I am a Ph.D. Candidate in the Department of History at the University of California, Santa Barbara, where I study 20th century U.S. foreign relations and African history. My dissertation combines social and diplomatic approaches to history and looks at the impact and awareness of the Sullivan Principles, a U.S. code of conduct for multinational corporations operating in South Africa during the apartheid era. My dissertation, tentatively titled “Diplomacy at Work: The South African Worker and the Sullivan Principles on the Shop Floor,” draws on archival sources and oral histories from the United States and South Africa.
My work is generously supported by the U.S. Fulbright Program (IIE), National Security Education Program, Gerald R. Ford Presidential Foundation, Emory University Stuart A. Rose Library, UCSB Center for Cold War Studies and International History, and the UCSB History Associates.
I am committed to undergraduate mentorship and innovative, interdisciplinary pedagogy. During the 2020-2021 academic year, I worked as a fellow and mentor for the Andrew Mellon Engaging Humanities initiative, a multidisciplinary group of scholars committed to increasing humanities enrollment on campus through innovative teaching practices and connecting the classroom to broader workplace objectives.
I hold a master’s degree in Global Studies from the University of North Carolina, Chapel Hill, where I wrote my thesis on economic sanctions as a tool to promote regime change, with a specific focus on the Comprehensive Anti-Apartheid Act of 1986. While at UNC, I received funding for language training from the Foreign Language and Area Studies (FLAS) program. I received my BA in History from North Carolina State University in 2014.
Throughout 2021, be a Visiting Scholar at Rhodes University and the Neil Aggett Labour Studies Unit (NALSU) in Makhanda (Grahamstown), South Africa and the History Department at the University of the Western Cape in Cape Town, South Africa.
Diplomacy at Work: The South African Worker and the Sullivan Principles on the Shop Floor
“The Turkey Agreement and the Dash to Curb the Refugee Crisis,” UNC Center for European Studies: European Horizons at Carolina (March 2016).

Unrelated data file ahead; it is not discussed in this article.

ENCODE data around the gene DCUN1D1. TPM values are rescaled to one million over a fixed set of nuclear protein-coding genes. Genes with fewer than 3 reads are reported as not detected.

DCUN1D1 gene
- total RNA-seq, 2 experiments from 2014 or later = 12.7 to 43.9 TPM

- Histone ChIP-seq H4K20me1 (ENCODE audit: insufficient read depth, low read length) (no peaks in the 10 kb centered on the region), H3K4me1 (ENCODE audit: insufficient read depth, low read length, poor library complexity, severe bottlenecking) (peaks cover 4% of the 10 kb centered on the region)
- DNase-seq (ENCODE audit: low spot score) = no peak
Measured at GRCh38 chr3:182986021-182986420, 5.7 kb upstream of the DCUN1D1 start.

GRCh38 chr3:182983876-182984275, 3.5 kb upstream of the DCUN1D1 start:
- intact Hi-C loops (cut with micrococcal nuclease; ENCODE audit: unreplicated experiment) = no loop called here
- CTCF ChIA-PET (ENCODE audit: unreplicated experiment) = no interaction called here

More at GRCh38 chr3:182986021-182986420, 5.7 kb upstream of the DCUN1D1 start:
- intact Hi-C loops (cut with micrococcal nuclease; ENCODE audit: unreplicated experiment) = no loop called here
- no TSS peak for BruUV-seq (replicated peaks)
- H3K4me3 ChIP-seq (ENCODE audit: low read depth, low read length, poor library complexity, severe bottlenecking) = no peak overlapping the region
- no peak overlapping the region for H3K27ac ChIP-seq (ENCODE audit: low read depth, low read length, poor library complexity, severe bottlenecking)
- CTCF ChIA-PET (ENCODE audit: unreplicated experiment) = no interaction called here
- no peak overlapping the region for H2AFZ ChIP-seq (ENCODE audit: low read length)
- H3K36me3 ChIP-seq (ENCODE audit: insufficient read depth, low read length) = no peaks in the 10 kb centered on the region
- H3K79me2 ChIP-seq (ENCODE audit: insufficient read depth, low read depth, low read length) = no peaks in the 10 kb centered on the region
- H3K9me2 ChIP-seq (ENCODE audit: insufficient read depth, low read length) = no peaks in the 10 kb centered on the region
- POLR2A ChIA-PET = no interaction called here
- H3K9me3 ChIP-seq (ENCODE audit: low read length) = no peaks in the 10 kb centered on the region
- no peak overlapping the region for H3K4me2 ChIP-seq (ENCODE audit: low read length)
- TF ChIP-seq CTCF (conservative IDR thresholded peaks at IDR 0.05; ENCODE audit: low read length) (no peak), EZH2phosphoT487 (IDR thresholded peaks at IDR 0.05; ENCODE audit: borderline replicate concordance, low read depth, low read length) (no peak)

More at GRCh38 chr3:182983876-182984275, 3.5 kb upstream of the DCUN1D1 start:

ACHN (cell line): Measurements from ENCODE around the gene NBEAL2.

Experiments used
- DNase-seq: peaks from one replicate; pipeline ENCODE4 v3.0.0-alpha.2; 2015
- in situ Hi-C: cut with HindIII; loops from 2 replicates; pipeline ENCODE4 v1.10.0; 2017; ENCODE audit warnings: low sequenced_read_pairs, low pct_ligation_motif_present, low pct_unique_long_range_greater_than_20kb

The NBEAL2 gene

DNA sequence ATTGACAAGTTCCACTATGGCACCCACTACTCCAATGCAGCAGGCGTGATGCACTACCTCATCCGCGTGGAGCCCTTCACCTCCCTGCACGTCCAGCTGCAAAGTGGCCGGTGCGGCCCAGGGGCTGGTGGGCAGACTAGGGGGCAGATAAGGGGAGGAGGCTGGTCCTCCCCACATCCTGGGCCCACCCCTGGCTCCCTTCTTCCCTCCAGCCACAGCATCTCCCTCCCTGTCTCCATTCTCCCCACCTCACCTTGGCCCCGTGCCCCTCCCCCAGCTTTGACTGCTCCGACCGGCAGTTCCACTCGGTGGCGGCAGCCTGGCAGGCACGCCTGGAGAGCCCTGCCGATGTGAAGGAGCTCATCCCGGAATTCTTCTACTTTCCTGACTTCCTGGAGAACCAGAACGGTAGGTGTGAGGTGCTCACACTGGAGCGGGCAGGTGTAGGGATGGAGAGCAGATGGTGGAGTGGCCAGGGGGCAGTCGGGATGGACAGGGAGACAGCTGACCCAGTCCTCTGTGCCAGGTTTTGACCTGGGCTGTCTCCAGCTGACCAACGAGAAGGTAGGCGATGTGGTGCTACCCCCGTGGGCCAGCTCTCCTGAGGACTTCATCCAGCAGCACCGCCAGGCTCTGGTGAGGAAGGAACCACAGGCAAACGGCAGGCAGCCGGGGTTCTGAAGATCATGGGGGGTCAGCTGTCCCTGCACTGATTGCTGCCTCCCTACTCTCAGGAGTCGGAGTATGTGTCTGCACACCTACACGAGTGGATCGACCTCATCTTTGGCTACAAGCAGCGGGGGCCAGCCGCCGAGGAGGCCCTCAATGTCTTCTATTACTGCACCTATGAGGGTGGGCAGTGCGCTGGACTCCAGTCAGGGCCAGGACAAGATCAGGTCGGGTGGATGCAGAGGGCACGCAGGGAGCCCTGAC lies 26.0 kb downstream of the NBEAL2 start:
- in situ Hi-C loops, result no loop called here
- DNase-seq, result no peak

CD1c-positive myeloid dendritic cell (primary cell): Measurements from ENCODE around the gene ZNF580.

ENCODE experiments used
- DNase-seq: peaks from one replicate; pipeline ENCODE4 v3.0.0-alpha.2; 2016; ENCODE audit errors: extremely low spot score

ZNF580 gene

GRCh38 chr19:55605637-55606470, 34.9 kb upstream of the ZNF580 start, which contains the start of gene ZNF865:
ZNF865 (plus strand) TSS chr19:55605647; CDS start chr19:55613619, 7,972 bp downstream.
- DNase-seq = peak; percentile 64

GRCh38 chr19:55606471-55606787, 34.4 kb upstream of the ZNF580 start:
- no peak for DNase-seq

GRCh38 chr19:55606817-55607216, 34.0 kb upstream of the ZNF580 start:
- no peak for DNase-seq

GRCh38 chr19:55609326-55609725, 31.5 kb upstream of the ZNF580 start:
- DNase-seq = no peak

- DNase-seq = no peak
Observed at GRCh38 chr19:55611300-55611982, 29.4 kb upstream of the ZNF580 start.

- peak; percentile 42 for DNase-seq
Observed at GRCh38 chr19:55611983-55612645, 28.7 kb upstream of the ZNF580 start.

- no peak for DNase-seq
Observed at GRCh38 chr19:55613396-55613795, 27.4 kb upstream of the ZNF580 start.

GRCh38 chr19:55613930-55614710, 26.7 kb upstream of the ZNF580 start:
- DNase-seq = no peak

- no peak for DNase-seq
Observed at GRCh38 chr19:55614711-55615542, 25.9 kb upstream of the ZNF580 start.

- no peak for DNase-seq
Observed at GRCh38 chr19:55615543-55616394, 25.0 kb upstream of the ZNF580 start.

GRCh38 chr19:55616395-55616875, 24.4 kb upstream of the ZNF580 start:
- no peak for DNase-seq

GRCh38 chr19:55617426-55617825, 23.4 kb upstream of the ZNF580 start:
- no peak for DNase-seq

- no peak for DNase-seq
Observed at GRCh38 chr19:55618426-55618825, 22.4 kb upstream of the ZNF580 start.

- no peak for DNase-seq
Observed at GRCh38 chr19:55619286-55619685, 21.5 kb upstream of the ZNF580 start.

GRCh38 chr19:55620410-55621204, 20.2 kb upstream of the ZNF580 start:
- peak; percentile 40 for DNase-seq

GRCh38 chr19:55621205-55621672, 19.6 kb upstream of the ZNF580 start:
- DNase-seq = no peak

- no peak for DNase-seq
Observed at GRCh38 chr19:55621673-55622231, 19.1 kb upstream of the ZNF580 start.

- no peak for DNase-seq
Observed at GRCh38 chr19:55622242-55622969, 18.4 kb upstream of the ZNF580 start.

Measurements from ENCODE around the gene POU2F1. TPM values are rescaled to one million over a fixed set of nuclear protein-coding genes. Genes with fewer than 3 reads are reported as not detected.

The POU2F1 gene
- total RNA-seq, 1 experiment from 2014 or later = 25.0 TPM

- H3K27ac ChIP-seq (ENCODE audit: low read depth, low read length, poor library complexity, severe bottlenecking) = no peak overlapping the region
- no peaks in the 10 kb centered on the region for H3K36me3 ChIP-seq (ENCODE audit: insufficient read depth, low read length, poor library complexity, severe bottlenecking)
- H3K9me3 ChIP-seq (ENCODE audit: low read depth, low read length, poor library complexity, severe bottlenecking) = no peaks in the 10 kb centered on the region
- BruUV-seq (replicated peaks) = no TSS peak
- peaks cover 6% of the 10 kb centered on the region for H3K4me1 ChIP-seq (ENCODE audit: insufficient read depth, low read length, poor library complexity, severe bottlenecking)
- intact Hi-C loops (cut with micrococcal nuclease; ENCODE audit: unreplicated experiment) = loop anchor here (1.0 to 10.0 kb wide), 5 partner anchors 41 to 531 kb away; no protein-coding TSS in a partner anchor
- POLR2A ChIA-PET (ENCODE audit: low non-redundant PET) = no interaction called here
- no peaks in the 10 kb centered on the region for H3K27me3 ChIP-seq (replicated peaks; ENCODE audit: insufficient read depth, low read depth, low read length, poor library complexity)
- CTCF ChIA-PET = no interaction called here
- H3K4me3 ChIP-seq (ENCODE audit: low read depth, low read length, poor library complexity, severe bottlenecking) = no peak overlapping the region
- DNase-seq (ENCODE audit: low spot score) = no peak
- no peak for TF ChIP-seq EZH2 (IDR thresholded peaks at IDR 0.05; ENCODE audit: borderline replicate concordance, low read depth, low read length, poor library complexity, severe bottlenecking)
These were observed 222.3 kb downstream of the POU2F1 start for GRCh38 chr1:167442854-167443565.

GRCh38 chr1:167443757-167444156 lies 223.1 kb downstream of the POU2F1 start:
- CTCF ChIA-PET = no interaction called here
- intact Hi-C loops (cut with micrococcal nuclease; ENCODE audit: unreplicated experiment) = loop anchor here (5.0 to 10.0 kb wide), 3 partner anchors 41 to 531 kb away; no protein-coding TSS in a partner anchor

“A Week After the Paris Attacks: Overview and Ramifications,” UNC Center for European Studies: European Horizons at Carolina (November 2016).
U.S. in the World (1898-present); African History; Comparative Race and Ethnicity
171D: U.S. and the World, Yaqub (Spring 2018)
2C: World History Since 1700, Stephens (Fall 2018)
49B: Survey of African History, c. 1800-1945, Miescher (Winter 2019)
17C: The American People, c. 1917-present, Yaqub (Spring 2019)
17A: The American People, c. 1492-1830, Maar (Fall 2019)
49A: Survey of African History to 1800, Ware (Winter 2020)
2C: World History Since 1700, Spickard (Spring 2020)
Awards & Professional Activities:
Fulbright Fellowship (South Africa). 2021.
National Security Education Program David L. Boren Fellowship (Zulu, South Africa). 2020-2021
Gerald R. Ford Presidential Foundation Grant.
Departmental Regents Dissertation Fellowship (1 quarter)
Andrew Mellon Engaging Humanities Predoctoral Fellowship. 2020-2021.
William H. Ellison Prize. 2019.
History Associates Graduate Fellowship Award. 2019.
Emory University Rose Library African American Short Term Research Fellowship. 2019.
Research Affiliate, Stellenbosch University, South Africa. Summer 2018.
Graduate Student Assistant, Center for Cold War Studies and International History. UCSB. 2017-2018.
Executive Board Member of European Horizons at Carolina. Communication Director. UNC-Chapel Hill. 2015-2016.
UNC Global Studies Planning Committee. UNC-Chapel Hill. 2015-2016.
Foreign Language and Area Studies Fellowship, Turkish (FLAS). UNC-Chapel Hill. Academic Year, 2015-2016.
U.S. Fulbright Student Program National Semi-Finalist. UNC-Chapel Hill. 2015-2016.
Award for “Highest Achievement in History,” NC State. Commencement May 2014.
Award for “Best Thesis by a Graduating Senior,” NC State. Commencement May 2014.